Kurt Vonnegut’s takedown of heroism

Kurt Vonnegut Jr.’s only play, Happy Birthday, Wanda June, is about the homecoming of Harold Ryan, an adventurer, war hero and big game hunter, after having been lost on the Amazon rain forest for eight years, and how his wi.

The play was first produced in 1970 and revived many times, including this year.  I read it early this month as part of a play-reading group organized by my friend Walter Uhrman.

Ryan’s only moral values are competence, physical courage and strength of will.  He validates himself by killing and risking death on the battlefield and hunting ground, and by dominating women and weaker men.

Vonnegut’s play is a savage and hilariously funny critique of those values, which are now called toxic masculinity.

The wife’s name is Penelope, which is a reference to the homecoming scene in the Odyssey.  Odysseus has spent 10 years at the Siege of Troy and 10 more years wandering the Mediterranean, including several years marooned on an island having sex with a beautiful nymph.

He is the prototype of the action hero—brave, strong and resourceful.  He is able to deal with any situation no matter how perilous.  Homer gives no evidence, though, that he cares for anyone or anything but himself, his rights and his reputation.  All the men under his command perish.

When he arrives home, he expects to resume his role as patriarch as if he had never left.  He expects and gets deference from his wife, son and old servants, and, without mercy, kills not only the unwelcome suitors for his wife’s hand. but also the servants who had given him up for dead.

The Ryan character, fought in the Spanish Civil War and World War Two and was a big game hunter in Africa, is also based on Ernest Hemingway.  A quotation attributed to Hemingway goes, “There is no hunting like the hunting of men, and those who have hunted armed men long enough and liked it, never care for anything else thereafter.”

Hemingway was not actually a hunter of men.  He was an ambulance driver on the Italian front during World War One, and a war correspondent during the Spanish Civil War and World War Two.  There is no questioning his physical courage.  He was seriously wounded during World War One, and seriously injured in two successive plane crashes while on safari in Africa, leaving him in physical pain for the remainder of his life.  He was married four times, and was not a home body.

One recurring theme in Hemingway’s fiction is manliness and honor in a world that doesn’t value them.  Many men from the 1920s through the 1950s looked to him as role model of masculinity.

Ryan’s opponent in the play is the pacifist physician, Norbert Woodley, one of Penelope’s suitors.  He loves his mother and doesn’t believe in fighting.  His basic decency is contrasted with Ryan’s bullying.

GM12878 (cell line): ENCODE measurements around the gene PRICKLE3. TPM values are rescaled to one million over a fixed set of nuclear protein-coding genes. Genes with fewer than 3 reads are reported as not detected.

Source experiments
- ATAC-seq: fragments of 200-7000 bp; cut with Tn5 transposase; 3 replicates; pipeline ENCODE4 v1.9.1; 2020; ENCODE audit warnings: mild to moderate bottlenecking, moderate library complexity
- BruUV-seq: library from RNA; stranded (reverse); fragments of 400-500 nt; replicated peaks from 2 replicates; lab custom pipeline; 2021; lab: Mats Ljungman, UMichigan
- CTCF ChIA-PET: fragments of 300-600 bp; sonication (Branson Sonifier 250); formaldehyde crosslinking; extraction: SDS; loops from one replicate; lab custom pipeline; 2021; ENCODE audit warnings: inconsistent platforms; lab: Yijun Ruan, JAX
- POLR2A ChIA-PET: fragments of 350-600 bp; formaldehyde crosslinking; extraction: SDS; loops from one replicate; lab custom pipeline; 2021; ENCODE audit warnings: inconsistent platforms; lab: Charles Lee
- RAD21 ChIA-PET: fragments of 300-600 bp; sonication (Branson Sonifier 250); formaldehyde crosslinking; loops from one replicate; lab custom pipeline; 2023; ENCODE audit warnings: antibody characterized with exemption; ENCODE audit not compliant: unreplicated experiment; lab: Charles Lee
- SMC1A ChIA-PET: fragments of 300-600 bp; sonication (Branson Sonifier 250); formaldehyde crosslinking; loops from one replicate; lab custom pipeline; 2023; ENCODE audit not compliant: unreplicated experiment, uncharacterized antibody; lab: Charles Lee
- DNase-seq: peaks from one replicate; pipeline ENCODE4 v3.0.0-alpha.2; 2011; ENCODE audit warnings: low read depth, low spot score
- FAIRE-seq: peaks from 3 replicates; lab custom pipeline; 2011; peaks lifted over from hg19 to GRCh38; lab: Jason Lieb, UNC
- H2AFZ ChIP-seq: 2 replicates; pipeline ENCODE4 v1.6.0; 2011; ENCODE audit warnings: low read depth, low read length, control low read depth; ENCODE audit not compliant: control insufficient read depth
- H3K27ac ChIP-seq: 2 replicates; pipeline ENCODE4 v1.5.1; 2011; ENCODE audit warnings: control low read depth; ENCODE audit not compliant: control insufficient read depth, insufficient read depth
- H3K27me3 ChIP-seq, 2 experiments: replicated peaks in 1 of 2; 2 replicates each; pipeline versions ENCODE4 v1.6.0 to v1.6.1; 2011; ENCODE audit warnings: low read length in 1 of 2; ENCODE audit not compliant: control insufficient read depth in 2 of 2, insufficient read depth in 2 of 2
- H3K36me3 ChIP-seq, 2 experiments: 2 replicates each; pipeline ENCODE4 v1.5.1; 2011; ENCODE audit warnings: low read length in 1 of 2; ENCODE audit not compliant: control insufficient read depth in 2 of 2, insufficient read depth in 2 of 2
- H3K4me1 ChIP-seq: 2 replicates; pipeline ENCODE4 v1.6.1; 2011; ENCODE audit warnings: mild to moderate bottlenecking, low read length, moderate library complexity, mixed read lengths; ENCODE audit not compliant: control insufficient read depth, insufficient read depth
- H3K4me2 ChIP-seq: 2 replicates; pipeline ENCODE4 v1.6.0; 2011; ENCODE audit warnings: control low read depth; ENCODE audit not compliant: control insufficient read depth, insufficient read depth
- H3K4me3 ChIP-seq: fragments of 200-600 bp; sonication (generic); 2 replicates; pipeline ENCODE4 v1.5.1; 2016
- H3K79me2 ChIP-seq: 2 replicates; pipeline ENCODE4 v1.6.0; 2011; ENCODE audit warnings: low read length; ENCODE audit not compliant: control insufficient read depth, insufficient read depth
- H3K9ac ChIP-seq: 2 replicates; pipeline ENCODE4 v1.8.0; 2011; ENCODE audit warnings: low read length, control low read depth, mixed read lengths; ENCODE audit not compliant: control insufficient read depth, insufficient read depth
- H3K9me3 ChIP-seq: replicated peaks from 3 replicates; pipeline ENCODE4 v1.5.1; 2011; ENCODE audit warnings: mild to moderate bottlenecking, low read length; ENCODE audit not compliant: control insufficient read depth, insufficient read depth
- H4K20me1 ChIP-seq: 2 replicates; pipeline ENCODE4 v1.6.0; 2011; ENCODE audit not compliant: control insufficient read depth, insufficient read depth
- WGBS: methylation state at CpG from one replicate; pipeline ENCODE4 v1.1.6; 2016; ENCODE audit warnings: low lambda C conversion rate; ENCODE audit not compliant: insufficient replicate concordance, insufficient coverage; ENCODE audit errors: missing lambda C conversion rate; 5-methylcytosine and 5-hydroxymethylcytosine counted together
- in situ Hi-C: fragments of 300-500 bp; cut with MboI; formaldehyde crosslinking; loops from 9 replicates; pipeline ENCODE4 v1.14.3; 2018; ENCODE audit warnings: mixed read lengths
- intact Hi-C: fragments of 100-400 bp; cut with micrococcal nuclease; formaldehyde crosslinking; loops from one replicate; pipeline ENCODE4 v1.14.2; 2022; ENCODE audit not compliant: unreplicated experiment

He confronts Ryan in the final scene, and I understand there are different versions of what happens next.  In the version I read with my friend Walter, Woodley punctures Ryan’s ego by convincing him that people think his heroics are comical.

A synopsis I read on-line gives a more believable ending.  Ryan throws Woodley out the window while Penelope and Ryan’s son Paul walk out on him.

The title “Happy Birthday, Wanda June” comes from an early scene in which another character buys a cake at the last minute in honor of the missing Ryan’s birthday.  The cake had been baked for a little girl, Wanda June, who was run over by an ice cream truck and never got to eat it.

Wanda June is in Heaven, where everyone is happy, no matter what they did in life.  She is friends with Major Siegfried von Konigsvald, the Nazi “Beast of Yugoslavia,” who was assassinated by Ryan during the Second World War.  The two of them join Mildred, one of Ryan’s previous wives, in observing the events of the play.

Von Konigsvald says he is a greater success than Ryan because he killed more people.  But he admits the two of them are outdone by Ryan’s bumbling, good-natured sidekick, Col. Looseleaf Harper, who happened to be the pilot who dropped the atomic bomb in Nagasaki.

It is a measure of Vonnegut’s genius that he can make the killing of a Nazi torturer and executioner seem pointless and ridiculous.

Vonnegut’s pacifism and nihilism were a product of his experience.  He was a combat infantryman during World War Two, was taken prisoner during the Battle of the Bulge and was a prisoner of war in Dresden during the fire-bombing there.  He survived by taking refuge in an underground meat locker.  Afterwards he and other POWs were given the job of excavating corpses.

I enjoyed the play without being completely won over to Vonnegut’s point of view.

Not everybody can be expected to be a hero.  I myself am a mild-mannered bookworm who’s led a long, safe and easy life.  I am grateful there is a place for people like me.

But I don’t think we as a society can safely devalue competence, resourcefulness, strength and physical courage, or the other traditionally masculine virtues.  Rather we need to recognize that these virtues do not stand alone.  They need to be wedded to a sense of responsibility, concern for others and chivalry to the weak..

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2 Responses to “Kurt Vonnegut’s takedown of heroism”

  1. whungerford Says:

    Thanks for this; while a Vonnegut fan, I didn’t know he had written a play.

    Liked by 1 person

  2. Fred Says:

    Chivalry. What a concept! I think we have lost it.

    Liked by 1 person

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